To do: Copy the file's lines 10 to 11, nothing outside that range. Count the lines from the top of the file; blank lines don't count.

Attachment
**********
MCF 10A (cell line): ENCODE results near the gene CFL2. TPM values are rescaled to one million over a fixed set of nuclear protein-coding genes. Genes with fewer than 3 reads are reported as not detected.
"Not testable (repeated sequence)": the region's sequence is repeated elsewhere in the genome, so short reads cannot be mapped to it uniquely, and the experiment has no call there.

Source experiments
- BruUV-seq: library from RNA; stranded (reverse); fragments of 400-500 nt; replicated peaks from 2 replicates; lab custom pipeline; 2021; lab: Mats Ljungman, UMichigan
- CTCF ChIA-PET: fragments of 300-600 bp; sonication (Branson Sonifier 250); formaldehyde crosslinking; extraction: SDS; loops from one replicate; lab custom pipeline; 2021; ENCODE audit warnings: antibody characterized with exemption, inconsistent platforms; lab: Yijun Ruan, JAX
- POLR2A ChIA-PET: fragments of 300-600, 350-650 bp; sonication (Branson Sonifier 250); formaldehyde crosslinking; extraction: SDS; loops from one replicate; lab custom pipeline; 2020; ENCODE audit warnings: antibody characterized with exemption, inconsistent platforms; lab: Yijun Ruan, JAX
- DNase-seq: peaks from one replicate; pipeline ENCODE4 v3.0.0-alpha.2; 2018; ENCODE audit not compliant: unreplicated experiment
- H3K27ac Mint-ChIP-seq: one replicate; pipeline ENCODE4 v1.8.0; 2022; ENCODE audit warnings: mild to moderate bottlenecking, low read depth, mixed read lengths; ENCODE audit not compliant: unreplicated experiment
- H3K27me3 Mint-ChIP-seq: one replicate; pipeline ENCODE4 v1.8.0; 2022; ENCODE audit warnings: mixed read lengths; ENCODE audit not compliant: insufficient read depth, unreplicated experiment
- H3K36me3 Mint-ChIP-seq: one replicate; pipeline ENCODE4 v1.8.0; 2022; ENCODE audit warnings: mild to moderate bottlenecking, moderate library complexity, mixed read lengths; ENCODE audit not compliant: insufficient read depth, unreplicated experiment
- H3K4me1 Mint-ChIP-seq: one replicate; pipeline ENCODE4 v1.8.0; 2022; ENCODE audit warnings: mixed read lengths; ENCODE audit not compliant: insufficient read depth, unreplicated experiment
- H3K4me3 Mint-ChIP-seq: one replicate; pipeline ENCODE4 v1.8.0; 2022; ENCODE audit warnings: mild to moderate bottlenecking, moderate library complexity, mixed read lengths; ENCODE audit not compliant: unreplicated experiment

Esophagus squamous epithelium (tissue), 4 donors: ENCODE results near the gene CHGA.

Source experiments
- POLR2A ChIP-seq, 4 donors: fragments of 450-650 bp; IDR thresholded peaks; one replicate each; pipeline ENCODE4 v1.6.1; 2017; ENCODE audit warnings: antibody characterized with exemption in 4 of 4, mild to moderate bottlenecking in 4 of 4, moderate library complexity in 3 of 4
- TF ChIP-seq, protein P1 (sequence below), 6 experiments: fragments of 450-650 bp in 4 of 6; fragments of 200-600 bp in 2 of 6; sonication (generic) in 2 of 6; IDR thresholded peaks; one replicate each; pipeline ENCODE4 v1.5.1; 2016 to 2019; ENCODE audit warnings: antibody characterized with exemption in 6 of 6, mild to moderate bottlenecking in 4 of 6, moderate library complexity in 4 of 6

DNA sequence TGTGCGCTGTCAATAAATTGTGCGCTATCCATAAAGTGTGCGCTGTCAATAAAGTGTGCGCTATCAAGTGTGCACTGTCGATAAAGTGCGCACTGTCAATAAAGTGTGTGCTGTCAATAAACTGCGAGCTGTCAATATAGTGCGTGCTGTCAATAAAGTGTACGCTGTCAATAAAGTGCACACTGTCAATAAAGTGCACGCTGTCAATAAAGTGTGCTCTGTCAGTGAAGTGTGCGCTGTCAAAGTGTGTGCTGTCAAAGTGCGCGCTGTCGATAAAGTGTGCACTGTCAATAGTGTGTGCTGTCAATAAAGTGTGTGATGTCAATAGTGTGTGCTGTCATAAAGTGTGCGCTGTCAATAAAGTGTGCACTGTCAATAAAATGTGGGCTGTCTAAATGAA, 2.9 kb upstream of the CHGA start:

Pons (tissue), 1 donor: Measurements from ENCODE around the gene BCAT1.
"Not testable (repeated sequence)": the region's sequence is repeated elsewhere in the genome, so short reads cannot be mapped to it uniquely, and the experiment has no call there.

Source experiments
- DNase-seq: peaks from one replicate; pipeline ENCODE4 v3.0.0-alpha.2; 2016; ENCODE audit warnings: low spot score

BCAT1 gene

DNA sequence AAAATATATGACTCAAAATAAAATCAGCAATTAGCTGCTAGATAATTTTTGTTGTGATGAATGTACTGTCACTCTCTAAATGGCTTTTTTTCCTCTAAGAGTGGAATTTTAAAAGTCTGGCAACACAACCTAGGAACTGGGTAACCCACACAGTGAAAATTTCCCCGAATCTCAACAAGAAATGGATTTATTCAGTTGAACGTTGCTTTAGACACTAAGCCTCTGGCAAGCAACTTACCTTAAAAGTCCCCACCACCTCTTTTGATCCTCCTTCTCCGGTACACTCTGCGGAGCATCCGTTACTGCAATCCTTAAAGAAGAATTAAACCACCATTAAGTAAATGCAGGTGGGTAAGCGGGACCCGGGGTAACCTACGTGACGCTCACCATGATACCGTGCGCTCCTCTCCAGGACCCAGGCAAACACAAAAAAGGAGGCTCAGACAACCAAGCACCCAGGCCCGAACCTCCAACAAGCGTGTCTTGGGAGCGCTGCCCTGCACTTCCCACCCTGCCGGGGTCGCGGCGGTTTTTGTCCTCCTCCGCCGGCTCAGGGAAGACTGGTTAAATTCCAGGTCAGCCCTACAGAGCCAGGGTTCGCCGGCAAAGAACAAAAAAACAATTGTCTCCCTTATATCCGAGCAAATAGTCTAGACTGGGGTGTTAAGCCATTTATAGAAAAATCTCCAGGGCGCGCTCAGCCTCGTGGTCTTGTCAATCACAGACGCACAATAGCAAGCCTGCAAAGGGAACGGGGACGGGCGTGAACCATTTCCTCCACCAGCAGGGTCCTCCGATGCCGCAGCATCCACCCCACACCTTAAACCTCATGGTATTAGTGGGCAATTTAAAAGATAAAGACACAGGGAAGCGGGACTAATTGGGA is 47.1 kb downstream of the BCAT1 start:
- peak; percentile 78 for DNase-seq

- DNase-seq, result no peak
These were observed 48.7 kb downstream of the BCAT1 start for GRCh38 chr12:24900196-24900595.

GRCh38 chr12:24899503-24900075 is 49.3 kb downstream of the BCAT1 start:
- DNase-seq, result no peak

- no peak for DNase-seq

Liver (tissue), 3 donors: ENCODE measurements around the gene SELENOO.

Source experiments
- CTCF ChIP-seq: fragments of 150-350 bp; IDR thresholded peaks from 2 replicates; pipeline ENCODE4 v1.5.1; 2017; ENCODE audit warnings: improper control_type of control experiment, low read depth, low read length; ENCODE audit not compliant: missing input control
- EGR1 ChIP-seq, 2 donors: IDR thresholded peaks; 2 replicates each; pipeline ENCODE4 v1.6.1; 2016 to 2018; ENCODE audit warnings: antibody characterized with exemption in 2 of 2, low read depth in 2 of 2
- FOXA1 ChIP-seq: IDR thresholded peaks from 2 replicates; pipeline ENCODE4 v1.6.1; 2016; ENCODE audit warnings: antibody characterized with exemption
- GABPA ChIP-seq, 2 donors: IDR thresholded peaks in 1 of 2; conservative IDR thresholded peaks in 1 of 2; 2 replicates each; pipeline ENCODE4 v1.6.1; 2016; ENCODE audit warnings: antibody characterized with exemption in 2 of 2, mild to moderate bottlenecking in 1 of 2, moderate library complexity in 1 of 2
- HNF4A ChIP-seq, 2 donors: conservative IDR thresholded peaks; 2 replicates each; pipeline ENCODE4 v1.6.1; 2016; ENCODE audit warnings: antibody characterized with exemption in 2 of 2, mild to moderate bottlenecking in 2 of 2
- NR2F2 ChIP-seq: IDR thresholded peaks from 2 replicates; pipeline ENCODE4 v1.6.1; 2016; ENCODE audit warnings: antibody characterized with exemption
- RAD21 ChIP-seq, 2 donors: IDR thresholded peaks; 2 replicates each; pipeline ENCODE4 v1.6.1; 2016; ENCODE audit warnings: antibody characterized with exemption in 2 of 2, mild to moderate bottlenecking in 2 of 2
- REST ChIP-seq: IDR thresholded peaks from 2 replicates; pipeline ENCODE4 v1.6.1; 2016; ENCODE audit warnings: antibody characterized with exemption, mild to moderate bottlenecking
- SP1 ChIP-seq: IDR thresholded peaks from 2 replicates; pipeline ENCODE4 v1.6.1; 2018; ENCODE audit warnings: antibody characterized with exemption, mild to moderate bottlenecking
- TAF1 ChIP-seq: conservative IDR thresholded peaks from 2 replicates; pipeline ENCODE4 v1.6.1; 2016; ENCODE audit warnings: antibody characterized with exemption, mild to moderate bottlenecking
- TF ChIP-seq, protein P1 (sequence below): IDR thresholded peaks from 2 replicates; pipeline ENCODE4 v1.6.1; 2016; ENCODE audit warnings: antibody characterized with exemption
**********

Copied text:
- H3K36me3 Mint-ChIP-seq: one replicate; pipeline ENCODE4 v1.8.0; 2022; ENCODE audit warnings: mild to moderate bottlenecking, moderate library complexity, mixed read lengths; ENCODE audit not compliant: insufficient read depth, unreplicated experiment
- H3K4me1 Mint-ChIP-seq: one replicate; pipeline ENCODE4 v1.8.0; 2022; ENCODE audit warnings: mixed read lengths; ENCODE audit not compliant: insufficient read depth, unreplicated experiment